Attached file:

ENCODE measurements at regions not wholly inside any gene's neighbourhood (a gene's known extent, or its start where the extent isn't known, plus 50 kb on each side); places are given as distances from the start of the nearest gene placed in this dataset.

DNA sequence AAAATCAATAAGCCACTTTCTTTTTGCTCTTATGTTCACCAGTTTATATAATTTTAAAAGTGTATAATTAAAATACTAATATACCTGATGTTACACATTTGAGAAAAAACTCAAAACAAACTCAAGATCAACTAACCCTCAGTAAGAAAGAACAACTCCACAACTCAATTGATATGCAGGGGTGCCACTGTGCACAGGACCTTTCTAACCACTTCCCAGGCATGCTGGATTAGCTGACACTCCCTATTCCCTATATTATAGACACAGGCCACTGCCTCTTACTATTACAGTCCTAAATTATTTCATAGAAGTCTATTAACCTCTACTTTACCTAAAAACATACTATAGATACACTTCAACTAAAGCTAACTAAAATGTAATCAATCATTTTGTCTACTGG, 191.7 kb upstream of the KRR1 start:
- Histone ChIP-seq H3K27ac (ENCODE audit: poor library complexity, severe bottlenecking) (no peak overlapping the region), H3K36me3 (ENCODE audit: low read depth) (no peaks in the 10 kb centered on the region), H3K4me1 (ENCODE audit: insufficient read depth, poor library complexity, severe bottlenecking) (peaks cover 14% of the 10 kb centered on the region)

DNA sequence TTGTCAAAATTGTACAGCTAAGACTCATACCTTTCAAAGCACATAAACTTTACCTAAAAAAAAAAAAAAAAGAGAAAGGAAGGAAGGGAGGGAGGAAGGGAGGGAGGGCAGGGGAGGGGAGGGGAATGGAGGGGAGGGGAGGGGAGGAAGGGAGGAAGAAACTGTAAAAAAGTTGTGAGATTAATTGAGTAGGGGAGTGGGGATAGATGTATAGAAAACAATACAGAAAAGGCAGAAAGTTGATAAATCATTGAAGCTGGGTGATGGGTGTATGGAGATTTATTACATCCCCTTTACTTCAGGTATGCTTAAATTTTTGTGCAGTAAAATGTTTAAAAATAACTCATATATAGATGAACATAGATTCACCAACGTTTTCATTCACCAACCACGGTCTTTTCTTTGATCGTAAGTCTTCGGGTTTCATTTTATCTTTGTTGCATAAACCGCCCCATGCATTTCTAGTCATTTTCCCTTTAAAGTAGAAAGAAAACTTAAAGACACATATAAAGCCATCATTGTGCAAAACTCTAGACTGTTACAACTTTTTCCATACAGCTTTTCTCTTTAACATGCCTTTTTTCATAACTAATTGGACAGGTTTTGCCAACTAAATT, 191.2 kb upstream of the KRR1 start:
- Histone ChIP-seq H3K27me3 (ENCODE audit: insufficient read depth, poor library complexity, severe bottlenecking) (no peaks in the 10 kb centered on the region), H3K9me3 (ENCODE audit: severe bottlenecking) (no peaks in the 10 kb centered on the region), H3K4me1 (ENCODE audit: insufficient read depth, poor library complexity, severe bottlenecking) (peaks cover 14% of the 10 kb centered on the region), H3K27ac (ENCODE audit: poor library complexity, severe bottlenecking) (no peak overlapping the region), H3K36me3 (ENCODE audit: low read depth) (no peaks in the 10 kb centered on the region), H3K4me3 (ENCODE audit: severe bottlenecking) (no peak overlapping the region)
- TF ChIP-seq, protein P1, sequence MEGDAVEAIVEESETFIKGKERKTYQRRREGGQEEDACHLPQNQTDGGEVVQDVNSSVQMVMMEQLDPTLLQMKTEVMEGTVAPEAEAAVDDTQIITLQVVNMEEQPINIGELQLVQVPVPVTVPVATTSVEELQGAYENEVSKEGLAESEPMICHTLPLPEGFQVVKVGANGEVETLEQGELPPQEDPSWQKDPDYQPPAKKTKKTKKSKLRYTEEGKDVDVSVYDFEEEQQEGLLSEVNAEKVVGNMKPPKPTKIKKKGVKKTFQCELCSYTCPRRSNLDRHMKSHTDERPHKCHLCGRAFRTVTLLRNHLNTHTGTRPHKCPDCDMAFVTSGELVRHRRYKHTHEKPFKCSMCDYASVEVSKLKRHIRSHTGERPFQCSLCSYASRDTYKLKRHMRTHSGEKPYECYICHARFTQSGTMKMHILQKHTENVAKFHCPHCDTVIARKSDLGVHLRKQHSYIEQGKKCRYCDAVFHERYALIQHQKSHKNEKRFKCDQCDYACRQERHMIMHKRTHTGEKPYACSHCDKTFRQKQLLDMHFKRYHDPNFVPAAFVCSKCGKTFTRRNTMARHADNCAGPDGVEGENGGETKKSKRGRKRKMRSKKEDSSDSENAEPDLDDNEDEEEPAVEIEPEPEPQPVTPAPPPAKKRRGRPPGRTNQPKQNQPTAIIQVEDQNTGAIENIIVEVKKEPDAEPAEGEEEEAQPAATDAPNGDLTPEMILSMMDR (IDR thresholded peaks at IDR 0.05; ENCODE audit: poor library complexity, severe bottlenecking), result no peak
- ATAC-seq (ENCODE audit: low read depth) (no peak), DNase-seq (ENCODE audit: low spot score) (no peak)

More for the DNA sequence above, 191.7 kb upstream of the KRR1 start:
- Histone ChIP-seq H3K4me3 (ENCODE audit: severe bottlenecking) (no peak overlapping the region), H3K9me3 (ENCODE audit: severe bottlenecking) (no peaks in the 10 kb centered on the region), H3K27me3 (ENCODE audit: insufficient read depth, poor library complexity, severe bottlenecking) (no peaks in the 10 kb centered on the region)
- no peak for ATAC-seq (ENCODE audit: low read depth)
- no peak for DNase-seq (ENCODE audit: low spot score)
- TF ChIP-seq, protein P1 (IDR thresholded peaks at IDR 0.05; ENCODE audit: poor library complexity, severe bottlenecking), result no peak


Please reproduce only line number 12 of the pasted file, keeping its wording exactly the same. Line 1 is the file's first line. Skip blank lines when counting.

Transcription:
- TF ChIP-seq, protein P1 (IDR thresholded peaks at IDR 0.05; ENCODE audit: poor library complexity, severe bottlenecking), result no peak